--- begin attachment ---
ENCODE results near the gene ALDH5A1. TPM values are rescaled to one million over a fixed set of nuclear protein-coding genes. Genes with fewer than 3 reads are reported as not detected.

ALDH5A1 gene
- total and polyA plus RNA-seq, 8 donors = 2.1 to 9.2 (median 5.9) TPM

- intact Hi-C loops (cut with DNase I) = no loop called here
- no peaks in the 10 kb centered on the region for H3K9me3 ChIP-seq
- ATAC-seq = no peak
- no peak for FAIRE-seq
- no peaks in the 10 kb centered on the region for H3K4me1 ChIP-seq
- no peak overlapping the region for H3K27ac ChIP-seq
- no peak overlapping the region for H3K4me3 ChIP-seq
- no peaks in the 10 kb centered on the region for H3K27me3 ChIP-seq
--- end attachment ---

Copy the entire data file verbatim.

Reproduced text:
ENCODE results near the gene ALDH5A1. TPM values are rescaled to one million over a fixed set of nuclear protein-coding genes. Genes with fewer than 3 reads are reported as not detected.

ALDH5A1 gene
- total and polyA plus RNA-seq, 8 donors = 2.1 to 9.2 (median 5.9) TPM

- intact Hi-C loops (cut with DNase I) = no loop called here
- no peaks in the 10 kb centered on the region for H3K9me3 ChIP-seq
- ATAC-seq = no peak
- no peak for FAIRE-seq
- no peaks in the 10 kb centered on the region for H3K4me1 ChIP-seq
- no peak overlapping the region for H3K27ac ChIP-seq
- no peak overlapping the region for H3K4me3 ChIP-seq
- no peaks in the 10 kb centered on the region for H3K27me3 ChIP-seq